There are many unique architectural wonders in Tibet and Tibetan architecture is also influenced by its geography and climate, its culture, Tibetan Buddhism, and Indian, Mongol Nepalese, and Tang architectural style. Tibetan architecture is often traced back to 1300 years when the first Buddhist temples were built in central Tibet.
The Potala Palace is in Lhasa, Tibet Autonomous Region, China. It was first built in 637 by Tibetan King Songtsen Gampo, and later the 5th Dalai Lama started constructing the modern Potala Palace in 1645. It was the winter palace of Dalai Lamas and the seat of the Tibetan government till 1959, and now it has been a museum. It has been a World Heritage Site since 1994.
The Potala Palace is built at an altitude of 12,100 ft on the side of Red Mountain in the center of Lhasa Valley. The palace measures 1300 ft east-west and 1150 ft south-north, with an average sloping stone wall of 9.8 ft thick and 16ft wide at the base. The foundations of walls are poured with copper to make them earthquake resistant. The upper parts of the wall consist of straight rows of many windows and flat roofs at various levels. There are a series of straightforward staircases leading to the rock’s summit.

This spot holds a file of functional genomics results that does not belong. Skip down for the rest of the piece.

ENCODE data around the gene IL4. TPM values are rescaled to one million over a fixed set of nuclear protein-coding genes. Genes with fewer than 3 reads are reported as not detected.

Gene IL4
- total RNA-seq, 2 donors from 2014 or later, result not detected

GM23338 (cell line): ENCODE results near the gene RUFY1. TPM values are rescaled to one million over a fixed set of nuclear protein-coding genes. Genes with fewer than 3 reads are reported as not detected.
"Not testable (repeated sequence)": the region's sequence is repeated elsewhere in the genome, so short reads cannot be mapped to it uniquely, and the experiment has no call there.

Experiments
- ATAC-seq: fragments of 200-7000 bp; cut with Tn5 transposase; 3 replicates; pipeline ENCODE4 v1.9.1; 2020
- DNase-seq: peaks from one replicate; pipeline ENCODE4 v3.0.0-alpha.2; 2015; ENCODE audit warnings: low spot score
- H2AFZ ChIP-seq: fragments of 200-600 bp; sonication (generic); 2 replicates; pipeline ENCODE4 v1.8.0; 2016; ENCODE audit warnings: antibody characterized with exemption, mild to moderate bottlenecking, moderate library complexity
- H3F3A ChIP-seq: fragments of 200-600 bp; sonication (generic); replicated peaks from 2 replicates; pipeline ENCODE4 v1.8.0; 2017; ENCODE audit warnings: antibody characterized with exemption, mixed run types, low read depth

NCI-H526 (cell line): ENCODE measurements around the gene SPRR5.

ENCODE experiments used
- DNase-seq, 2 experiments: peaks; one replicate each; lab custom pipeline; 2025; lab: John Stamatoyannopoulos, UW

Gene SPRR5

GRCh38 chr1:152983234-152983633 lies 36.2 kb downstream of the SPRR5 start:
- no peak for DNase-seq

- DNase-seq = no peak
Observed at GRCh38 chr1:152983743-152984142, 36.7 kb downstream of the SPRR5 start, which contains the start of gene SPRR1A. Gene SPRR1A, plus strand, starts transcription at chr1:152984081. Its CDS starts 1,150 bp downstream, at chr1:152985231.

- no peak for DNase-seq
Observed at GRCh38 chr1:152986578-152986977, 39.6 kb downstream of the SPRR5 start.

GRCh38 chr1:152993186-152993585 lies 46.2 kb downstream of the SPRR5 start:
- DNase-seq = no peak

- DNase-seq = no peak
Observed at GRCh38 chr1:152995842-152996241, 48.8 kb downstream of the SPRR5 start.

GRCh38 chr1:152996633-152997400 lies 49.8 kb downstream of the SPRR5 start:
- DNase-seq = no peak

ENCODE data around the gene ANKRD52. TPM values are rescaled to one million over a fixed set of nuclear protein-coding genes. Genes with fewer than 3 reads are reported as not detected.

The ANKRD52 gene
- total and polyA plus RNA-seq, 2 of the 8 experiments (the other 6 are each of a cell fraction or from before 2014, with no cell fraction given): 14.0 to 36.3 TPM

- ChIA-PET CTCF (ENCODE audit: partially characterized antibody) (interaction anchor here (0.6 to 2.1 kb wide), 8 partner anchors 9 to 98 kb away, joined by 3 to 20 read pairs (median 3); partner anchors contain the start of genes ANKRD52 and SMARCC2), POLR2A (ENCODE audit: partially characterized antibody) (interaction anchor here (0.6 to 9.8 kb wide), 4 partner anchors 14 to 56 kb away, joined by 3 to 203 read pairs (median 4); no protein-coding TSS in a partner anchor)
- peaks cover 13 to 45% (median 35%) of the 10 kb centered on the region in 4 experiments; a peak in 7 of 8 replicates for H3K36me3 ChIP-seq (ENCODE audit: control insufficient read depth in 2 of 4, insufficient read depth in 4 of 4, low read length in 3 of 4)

The group buildings rise at the central part of the Palace are in vast quadrangular mass above a great height. This central part of Potala is called the red Palace from its reddish color and distinguishes it from the rest.
It has thirteen floors, containing over 1000 rooms, around 200,000 statues, 10,000 shrines, and many more murals and Buddhist scripture texts. In addition, there have been schools, libraries, prisons, and offices. In addition, there is jeweled work, carving, and other ornamentation in these much rich decorative paintings.
Yumbhu Lhakang Palace
In the Lhoka Prefecture (Tsedang) of Tibet Autonomous Region, China. Yumbhu Lhakang Palace was built in the sixth century for the first Tibetan king Nyatri Tsenpo. The castle is divided into front and rear areas. The front room has three floors, while a tall castle tower dominates the rear. The Palace consists of some sacred shrines and murals. The statues of Buddha and King Nyatri Tsepo are the main enshrine of the Palace.
The great Kumbum Stupa
The Kumbum Stupa is in Gyanste county, Tibet autonomous Prefecture, China, is a multi-storied Buddhist chapel. The Kumbum Stupa was founded in 1427 by the Gyantse prince and had nine levels or floors with a golden dome on the top and contains 77 small chapels along the walls of the stupa.
The great stupa is designed as a three-dimensional mandala to portray the Buddhist cosmos. Mandalas are meant to help an individual on the path to enlightenment. It holds a vast number of paintings of deities throughout the structure.